The last sound you'll hear as you're torn apart by piranhas is barking

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The revelations never cease. First, it turns out that piranhas aren't the vicious cow-stripping killers we'd been led to believe. Now it turns out that they bark when they see things they don't like. Discover the physics of how piranhas yip away like yappy dogs.

Scientists knew that piranhas could and did bark when provoked, but they hadn't figured out exactly why or how the fish made the sound. The research they conducted to find out would not be out of place in a horror movie - right down to the random maulings. Several researchers were bitten so badly that they had to go to the hospital. One woman's finger was almost bitten in half.

To be fair to the piranhas, they had cause. Occasionally, to produce the barking sounds, the researchers would actually try to hold them in their hands. Since the scientists also wanted to see when they piranhas barked in a natural environment, they suspended a hydrophonic microphone in the tank and recorded the piranhas activities on video and audio. When they replayed the tapes, they found out that the piranhas barked at each other during confrontations, but that they produced two other noises as well. They also made a 'drumming-like' sound when trying to intimidate each other, and a croaking sound when their jaws snapped together.


This didn't settle the question of how they made the sound in the first place. Underwater, generally only the air-breathers make a lot of noise. Dolphins and whales squeak and grunt, but sharks stay quiet. The only large storage facility of gas in a fish is their swim bladder - the sack of gas that allows fish to control their depth in the water. It was assumed that the piranhas contracted the muscles around the swim bladder to 'strum' it and make it vibrate, a little like a finger strums a guitar string. When scientists simulated it, though, they found that the swim bladder stopped vibrating as soon as the muscles stopped contracting. This may explain why most fish don't hum. It's not a matter of twanging the right organ, the muscles need to be actively engaged in making the sound, and they have to engage in different ways to make each different sound.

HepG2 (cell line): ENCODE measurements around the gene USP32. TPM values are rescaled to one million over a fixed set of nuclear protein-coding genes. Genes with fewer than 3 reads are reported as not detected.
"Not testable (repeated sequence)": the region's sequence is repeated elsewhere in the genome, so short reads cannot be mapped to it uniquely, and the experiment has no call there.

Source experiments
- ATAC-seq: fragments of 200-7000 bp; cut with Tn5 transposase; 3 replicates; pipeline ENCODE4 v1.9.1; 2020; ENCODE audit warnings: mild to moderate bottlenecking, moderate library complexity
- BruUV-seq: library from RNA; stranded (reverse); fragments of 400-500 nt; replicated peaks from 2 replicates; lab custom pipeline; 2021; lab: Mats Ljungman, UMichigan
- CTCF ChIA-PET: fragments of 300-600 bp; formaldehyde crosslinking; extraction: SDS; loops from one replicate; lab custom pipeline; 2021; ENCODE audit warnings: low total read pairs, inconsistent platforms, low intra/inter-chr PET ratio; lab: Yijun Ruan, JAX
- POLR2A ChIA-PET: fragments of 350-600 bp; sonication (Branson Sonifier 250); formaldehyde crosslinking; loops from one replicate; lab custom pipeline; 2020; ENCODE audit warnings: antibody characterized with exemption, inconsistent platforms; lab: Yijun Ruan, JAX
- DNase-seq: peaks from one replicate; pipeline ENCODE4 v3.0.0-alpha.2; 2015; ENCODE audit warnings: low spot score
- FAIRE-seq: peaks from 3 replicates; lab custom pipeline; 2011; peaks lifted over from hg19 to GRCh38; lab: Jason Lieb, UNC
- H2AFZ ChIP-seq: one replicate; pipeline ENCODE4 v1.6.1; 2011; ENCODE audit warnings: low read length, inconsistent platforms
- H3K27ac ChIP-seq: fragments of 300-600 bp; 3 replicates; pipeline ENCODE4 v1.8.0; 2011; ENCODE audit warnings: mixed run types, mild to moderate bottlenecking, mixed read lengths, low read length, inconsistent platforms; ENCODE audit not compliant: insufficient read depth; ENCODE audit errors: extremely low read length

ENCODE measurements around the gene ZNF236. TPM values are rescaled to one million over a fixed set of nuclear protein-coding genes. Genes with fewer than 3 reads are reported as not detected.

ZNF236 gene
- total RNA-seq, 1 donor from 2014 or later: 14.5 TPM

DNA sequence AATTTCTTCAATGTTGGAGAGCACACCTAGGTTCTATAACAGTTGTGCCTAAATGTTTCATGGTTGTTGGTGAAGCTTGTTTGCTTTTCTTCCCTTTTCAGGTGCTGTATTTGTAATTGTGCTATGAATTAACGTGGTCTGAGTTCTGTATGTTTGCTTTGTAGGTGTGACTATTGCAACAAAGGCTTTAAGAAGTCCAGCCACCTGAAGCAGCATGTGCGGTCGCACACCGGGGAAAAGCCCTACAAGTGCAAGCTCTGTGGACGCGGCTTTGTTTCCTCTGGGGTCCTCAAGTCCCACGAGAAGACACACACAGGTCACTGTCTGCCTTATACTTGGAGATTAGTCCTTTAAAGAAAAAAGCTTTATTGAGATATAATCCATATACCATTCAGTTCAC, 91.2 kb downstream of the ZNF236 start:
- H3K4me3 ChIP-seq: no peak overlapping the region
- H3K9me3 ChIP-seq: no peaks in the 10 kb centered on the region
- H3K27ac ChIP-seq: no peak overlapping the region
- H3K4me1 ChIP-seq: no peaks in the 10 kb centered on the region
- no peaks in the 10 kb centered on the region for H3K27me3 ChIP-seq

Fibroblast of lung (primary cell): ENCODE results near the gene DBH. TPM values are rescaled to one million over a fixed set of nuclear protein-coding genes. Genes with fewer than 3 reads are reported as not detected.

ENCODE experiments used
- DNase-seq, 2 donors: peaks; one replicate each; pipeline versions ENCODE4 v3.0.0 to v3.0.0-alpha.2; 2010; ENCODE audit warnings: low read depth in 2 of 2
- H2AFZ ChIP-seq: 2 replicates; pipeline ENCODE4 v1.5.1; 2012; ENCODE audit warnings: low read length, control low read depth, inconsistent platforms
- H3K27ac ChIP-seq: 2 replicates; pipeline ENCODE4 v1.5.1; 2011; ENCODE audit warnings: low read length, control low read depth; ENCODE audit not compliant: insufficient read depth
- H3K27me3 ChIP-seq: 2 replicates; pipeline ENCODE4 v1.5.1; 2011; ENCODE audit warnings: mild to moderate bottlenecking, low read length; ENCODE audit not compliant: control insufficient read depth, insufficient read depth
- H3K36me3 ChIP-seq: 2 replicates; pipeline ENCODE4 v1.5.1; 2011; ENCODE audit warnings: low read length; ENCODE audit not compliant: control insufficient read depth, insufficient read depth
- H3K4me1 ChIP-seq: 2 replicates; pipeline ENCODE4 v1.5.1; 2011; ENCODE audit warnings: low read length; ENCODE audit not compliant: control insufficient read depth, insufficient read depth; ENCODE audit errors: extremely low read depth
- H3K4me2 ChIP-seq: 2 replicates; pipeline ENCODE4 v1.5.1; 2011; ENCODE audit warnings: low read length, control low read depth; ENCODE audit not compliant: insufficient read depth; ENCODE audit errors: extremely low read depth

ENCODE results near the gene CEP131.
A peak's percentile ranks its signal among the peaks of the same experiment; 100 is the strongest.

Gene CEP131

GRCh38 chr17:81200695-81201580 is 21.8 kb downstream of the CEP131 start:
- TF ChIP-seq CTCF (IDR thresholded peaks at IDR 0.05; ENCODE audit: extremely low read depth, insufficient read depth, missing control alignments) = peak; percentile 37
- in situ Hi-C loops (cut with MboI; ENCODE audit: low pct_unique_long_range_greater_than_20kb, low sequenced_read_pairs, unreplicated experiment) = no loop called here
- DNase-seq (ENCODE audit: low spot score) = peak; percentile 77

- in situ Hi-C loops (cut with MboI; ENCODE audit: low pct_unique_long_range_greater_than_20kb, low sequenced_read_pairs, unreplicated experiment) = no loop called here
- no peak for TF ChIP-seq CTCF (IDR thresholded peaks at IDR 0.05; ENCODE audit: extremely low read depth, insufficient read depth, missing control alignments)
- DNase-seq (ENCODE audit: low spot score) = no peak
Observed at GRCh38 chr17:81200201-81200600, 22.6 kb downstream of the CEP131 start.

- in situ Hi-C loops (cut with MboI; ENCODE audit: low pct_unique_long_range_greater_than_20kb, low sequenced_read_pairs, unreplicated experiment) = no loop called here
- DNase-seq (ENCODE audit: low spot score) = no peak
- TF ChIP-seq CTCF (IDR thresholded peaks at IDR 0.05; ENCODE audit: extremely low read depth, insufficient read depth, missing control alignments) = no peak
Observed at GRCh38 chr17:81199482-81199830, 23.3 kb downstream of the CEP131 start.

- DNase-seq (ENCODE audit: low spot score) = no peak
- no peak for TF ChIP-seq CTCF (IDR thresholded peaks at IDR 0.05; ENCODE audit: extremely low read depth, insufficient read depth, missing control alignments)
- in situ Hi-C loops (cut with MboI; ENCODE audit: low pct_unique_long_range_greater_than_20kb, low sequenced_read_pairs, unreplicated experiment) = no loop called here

What's next in piranha acoustics? It seems that it's hard to get piranhas to mate in captivity. The scientific team, which hails from University of Liège, Belgium, will have to head out to the wild to see if piranhas also make noise when they are trying to woo the opposite sex. If so, look forward to downloading the album The Love Song of the Piranha, recorded by Fingerless Sandie Feelgood.


Via The Journal of Experimental Biology.